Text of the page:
Snacky & Jack, thank you! Very good info right there. Now I just need to do some research about what sort of machine/components I should be looking for. Any recommendations? Also, I should be able to upgrade as needed with a used rig right?
First of all, if you want to do gaming, you should be planning on a discrete graphics card. Integrated graphics are pretty good these days, but not good enough. Also, SSDs have finally gotten cheap enough to supplant spinning-rust hard drives entirely, so don't bother with the latter.
Desktop computers are upgradeable, but there's a limit: I often find that by the time I decide I want (for example) more RAM or a faster CPU, sockets/standards have changed and I have to buy a new motherboard too. Things like video cards and disk drives are more flexible (new versions of PCI-E and SATA come out occasionally, but as far as I know, they're mostly backwards-compatible).
Personally, I like rooting for the underdog so I make it a point to buy AMD almost all the time. I also like AMD's business practices: Intel has a history of monopolistic collusion with OEMs and Nvidia is relatively hostile to Free Software.
However, I have to admit that at the moment, an Intel/Nvidia system wins on performance/watt and possibly performance/dollar.
I plan to build my next desktop when Zen
comes out next October. If you want a computer before then, I recommend evaluating the system requirements of whatever game you want to play and then buying the cheapest used system you can find that meets those requirements.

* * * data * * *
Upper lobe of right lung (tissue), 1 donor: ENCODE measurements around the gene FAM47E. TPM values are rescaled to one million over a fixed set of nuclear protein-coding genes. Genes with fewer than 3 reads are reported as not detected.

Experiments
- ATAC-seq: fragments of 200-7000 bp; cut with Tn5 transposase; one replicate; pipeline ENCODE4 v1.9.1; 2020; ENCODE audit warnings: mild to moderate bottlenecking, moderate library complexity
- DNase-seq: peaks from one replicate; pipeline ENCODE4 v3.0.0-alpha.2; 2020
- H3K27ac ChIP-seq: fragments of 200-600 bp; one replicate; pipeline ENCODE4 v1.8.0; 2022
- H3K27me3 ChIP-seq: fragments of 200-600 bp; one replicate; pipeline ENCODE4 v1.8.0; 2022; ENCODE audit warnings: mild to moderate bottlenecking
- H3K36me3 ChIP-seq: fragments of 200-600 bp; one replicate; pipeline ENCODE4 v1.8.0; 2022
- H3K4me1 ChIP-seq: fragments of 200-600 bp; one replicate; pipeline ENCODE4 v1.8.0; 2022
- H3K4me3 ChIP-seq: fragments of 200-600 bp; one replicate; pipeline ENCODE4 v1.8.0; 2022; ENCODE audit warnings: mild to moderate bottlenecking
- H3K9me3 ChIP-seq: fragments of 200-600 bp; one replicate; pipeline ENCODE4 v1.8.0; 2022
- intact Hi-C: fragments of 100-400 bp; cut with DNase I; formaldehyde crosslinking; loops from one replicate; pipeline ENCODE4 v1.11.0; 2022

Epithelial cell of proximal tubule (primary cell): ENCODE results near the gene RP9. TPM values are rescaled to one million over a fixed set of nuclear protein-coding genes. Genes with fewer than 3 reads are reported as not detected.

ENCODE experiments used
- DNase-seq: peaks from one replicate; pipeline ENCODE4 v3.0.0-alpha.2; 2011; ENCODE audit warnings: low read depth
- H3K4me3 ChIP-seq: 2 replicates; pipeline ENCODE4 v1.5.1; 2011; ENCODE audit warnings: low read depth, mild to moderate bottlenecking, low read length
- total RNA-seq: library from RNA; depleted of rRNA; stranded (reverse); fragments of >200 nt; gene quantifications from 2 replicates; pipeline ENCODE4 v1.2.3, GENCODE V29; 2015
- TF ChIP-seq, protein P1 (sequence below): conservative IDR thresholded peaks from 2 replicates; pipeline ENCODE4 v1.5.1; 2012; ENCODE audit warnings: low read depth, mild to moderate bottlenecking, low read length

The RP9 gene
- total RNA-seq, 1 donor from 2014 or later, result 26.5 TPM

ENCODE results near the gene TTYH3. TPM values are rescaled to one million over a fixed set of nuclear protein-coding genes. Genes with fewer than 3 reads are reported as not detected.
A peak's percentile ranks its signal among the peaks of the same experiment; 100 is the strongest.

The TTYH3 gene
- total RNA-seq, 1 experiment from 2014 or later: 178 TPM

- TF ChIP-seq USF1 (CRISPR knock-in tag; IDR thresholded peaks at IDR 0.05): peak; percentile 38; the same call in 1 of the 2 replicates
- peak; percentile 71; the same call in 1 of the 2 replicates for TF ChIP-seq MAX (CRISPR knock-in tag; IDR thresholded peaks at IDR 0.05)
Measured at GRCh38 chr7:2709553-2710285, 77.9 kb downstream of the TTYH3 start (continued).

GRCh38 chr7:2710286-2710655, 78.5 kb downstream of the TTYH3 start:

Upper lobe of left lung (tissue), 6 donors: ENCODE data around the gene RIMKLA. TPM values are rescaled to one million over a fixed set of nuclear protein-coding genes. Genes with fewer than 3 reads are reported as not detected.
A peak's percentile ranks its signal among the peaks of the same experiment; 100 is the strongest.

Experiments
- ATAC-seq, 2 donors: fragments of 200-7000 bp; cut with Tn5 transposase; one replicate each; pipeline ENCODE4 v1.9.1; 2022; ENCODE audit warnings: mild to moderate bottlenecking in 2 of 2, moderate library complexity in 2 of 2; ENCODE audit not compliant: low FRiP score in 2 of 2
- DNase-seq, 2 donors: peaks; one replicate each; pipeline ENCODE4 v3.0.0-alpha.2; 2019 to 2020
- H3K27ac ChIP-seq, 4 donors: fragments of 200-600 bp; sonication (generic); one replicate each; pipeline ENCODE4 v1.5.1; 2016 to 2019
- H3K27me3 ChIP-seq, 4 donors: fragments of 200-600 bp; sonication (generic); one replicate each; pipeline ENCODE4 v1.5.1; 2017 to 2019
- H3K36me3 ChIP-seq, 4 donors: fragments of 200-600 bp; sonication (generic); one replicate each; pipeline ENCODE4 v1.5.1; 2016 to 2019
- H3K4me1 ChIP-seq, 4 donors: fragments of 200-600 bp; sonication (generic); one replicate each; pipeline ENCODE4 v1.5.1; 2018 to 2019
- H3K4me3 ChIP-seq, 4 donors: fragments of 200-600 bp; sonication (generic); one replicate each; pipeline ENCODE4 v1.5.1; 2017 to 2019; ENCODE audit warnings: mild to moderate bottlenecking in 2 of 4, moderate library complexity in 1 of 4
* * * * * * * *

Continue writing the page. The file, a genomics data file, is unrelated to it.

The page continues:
When you do build a system, pay attention to getting a high-quality case and power supply (look for "80 Plus" certification
), because those are the things that have the longest lifetime. Also, if you aren't planning to upgrade for a while (and as a mustachian, you shouldn't be -- the rate of obsolescence has slowed down, so a new computer should perform satisfactorily for at least five or maybe even 10 years now) then look for motherboards that list durability and/or high-quality capacitors as features.
I'm no computer expert, but I look for two things: the latest/ greatest processor (right now that's the i7) and empty RAM slots. upgrading a processor can be a hassle so I start with one that will last a long time before becoming obsolete, and adding to the RAM is the cheapest, fastest upgrade out there.
I agree that having a motherboard with 4 (or more) RAM slots is a good idea, but I have to object to buying the latest/greatest processor. The price/performance curve for computer hardware is usually exponential, so the absolute fastest processor is normally going to be a much
worse value than even the second-fastest one.